Both associations have represented British Columbia’s police agencies as signatories to important Memorandums of Understanding or protocol agreements with the chief coroner, chief electoral officer, police complaint commissioner, and BC Assembly of First Nations.
The associations also conceive and coordinate many collaborative policing-related initiatives. For example, the BCACP coordinated 2012’s safe driving campaigns involving the Province, all BC police agencies, and ICBC.
So in summary, the records show the exact kind of policing governance activities we’d expect our police leadership to be doing on the public’s behalf.
There’s just one problem: This is a private club, remember? These associations don’t report to any public body. They aren’t subject to our freedom of information laws—you’re learning about these major police undertakings only because some chiefs left association records on police department computers, assuming that they wouldn’t be subject to FIPPA (a record-keeping habit they could soon stop). We’re lucky our elected representatives and senior public servants are even allowed to participate: The associations have their own bylaws for making decisions, and the police officer members dictate who can attend meetings through strict criteria and votes.
“This sounds like high-level management meetings,” commented BC Civil Liberties Association’s Vonn. “If this is a private association, we have to ask ourselves how we feel about members of our government and our policing forces having ostensibly private meetings with the US Secret Service…A meeting that is in fact off the record.”
We must also ask ourselves how we feel about our police leaders doing double-duty as highly politicized lobby groups.
Private lobbying at public expense
The associations lobby for tougher drug laws and broader surveillance and, most significantly, have direct access to ministers and senior bureaucrats without anyone tracking it.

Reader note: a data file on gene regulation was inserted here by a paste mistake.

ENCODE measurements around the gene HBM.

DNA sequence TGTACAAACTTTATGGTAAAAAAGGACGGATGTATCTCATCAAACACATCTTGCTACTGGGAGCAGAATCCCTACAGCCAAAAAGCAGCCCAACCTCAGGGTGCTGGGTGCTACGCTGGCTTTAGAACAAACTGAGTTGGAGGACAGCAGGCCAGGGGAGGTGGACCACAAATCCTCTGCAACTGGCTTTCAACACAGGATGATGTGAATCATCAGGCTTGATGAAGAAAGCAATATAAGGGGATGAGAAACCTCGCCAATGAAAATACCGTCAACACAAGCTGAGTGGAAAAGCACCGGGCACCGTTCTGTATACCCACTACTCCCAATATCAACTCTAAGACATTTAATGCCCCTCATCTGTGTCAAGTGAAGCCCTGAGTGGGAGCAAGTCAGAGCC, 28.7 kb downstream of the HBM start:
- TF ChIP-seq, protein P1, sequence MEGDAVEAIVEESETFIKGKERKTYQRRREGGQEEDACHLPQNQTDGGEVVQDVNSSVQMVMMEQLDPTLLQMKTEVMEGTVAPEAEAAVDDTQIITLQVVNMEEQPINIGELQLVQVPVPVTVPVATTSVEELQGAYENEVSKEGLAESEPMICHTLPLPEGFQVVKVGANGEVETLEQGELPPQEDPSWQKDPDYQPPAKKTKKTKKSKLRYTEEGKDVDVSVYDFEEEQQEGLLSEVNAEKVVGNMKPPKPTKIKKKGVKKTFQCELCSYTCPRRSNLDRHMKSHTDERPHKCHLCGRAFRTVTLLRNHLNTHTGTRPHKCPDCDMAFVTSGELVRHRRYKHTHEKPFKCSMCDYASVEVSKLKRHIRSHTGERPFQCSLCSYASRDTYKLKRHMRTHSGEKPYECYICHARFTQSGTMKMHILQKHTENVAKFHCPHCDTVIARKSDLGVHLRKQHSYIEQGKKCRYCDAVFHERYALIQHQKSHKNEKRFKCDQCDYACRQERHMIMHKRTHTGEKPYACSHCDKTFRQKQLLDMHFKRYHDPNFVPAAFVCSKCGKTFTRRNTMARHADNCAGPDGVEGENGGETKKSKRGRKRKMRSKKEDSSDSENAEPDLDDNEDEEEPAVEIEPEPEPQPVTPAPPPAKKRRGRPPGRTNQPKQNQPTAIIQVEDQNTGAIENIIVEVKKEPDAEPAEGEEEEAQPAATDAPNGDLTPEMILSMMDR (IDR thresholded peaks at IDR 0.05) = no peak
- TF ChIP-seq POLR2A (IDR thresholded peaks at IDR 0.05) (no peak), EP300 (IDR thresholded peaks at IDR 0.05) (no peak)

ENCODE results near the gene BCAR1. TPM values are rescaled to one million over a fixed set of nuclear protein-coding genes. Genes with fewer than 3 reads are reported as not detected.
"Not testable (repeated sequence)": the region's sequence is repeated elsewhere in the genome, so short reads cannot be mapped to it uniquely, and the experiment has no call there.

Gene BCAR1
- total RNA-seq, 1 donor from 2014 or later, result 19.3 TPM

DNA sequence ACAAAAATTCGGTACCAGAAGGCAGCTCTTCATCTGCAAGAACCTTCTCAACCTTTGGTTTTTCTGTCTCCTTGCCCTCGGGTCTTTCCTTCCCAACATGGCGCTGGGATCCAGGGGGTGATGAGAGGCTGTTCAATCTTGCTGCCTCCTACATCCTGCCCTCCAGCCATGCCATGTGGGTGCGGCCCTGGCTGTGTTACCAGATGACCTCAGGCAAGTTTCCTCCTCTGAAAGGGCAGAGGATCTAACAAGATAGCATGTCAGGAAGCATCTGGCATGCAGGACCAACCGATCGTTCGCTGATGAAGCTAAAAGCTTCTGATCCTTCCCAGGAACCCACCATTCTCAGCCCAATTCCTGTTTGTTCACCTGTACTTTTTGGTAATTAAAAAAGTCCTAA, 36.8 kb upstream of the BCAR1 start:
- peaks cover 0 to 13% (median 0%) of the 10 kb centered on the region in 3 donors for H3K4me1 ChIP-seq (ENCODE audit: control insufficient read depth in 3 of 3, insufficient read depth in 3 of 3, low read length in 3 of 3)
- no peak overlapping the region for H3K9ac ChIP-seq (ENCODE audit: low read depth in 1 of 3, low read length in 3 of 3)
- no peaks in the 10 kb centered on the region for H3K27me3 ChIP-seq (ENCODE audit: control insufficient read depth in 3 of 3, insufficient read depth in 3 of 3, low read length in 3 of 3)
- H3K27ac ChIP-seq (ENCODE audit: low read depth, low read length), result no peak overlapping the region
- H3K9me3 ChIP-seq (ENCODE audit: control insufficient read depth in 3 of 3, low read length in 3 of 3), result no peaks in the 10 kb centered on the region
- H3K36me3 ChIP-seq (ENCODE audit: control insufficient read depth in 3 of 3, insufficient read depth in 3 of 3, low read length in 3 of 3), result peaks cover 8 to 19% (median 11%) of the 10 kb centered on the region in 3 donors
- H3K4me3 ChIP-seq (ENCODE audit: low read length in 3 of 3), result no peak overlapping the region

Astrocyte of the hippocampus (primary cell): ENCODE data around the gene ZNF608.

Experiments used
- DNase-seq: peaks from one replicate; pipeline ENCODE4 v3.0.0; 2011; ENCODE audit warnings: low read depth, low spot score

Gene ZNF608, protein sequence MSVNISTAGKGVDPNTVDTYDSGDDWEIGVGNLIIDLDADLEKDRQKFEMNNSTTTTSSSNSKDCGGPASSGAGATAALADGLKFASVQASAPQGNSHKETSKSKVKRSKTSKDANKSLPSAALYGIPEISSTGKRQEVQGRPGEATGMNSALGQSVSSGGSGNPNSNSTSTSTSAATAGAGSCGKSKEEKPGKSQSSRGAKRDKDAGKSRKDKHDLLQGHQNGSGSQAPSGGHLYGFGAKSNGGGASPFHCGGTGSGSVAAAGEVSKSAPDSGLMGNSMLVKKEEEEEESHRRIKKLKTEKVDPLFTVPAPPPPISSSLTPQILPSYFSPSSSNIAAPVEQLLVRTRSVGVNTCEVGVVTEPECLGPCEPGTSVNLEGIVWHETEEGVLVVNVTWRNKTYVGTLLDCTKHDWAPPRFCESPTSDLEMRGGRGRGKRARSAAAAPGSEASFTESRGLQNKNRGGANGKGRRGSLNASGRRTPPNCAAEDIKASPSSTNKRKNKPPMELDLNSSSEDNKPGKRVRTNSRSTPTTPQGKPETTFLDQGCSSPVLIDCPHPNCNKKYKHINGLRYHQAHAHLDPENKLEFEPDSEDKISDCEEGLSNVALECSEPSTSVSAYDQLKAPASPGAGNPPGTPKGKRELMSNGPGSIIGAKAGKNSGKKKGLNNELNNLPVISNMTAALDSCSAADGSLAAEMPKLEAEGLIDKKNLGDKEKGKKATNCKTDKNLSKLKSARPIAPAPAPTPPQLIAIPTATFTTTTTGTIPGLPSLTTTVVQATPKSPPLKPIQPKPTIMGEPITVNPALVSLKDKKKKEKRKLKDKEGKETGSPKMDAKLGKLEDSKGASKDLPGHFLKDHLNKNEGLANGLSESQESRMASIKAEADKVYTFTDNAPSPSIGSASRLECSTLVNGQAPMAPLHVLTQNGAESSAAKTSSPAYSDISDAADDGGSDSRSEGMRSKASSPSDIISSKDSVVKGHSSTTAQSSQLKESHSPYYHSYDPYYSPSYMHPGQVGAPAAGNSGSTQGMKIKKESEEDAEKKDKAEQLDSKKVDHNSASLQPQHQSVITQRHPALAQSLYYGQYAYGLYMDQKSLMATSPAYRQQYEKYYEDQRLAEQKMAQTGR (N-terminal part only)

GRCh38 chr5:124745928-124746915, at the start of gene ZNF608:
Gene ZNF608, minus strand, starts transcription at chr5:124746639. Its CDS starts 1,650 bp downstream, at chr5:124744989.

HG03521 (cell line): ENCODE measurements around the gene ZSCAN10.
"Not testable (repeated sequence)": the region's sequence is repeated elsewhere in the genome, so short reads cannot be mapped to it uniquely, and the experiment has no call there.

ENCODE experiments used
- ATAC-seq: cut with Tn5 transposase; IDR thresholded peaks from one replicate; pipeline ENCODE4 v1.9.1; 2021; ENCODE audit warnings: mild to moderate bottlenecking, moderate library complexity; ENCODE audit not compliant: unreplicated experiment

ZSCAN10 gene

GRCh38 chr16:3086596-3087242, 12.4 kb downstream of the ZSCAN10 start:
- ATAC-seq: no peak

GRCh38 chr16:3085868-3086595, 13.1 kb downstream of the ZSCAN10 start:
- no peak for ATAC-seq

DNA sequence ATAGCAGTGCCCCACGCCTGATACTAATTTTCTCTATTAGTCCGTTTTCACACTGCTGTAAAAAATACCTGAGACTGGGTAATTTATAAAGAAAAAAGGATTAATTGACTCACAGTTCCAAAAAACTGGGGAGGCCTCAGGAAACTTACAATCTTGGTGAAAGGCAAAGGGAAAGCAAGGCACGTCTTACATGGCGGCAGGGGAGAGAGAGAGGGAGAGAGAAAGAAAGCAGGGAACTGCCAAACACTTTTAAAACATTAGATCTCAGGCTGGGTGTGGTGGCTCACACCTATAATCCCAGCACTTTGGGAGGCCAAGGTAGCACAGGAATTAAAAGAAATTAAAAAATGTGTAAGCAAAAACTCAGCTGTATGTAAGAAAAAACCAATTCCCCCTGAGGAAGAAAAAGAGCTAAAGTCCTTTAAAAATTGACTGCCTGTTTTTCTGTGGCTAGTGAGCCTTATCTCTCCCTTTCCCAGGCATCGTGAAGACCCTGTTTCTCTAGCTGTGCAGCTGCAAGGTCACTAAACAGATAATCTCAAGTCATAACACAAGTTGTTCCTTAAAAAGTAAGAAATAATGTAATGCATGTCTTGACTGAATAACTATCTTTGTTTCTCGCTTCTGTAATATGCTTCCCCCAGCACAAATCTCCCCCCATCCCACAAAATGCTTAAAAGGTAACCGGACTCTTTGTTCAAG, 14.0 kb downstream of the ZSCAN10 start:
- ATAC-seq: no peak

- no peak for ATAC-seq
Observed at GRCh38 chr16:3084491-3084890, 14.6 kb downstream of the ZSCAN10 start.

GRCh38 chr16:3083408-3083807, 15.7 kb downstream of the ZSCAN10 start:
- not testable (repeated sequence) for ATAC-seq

This secret lobbying seems very effective. In April 2009, Victoria Police Chief Jamie Graham brought a proposal to both associations for banning cell phones while driving; by October, it was law in BC. In November 2011, Abbotsford Police Chief Bob Rich distributed his “Proposal for a BC Crime Reduction Initiative.” Eight months later, Geoffrey Cowper’s justice system review for the government recommended that the BCACP lead crime reduction planning. Through 2011-12 meetings, West Vancouver Chief Lepine, Graham, and Pecknold featured prominently during discussions about trying to improve public opinion of the BC Liberals’ roadside prohibition laws, which were being challenged in courts. Amidst many redactions, the minutes include remarks like: “The media put their own spin on it…Lepine advised that he hopes it is not being interpreted that police are locking horns with the Minister…Graham is still a little nervous about all the civil actions going on and asked the committee to tell your members that the more we get the better the statute looks; stats are impressive.”
Was Graham encouraging his fellow officers to “get” more statistics, or to get more roadside prohibition-related arrests to generate those statistics? In any case, it’s sometimes chilling to read how, under cover of these secret associations, our police leaders slide between their public responsibilities as powerful, impartial enforcers of the law, and their private roles as biased political activists, until it’s difficult to distinguish between the two.
It looks even more concerning when we delve into the associations’ finances and administration. Their funding comes mainly from their members’ public employers, but the Canadian Bankers Association (CBA) has also donated regularly to the BCACP. Last year, the CBA donated $10,000, one-fifth of the BCACP’s budget. The BCACP’s February 2012 minutes thank the CBA and also report that, “The financial institutions are forming good partnerships with the robbery investigators.”
“The juxtaposition really highlights how muddy and compromised the scenario is,” said Vonn.
Indeed, while it’s easy to imagine reasonable scenarios where police, in the course of their public duties, would meet with bank representatives to discuss common concerns such as robberies, should the same police officers be taking $10,000 private gifts from those banking representatives at the very same meetings? It’s difficult to imagine a situation that could more blatantly give off the appearance of conflict of interest—or that’s more rife with potential conflicts if such police fundraising practices increase out of sight of the public.
Of course, if these associations are private groups, they’re allowed to accept secret, private donations. On the other hand, if they’re private groups, how come police agency staff do their work?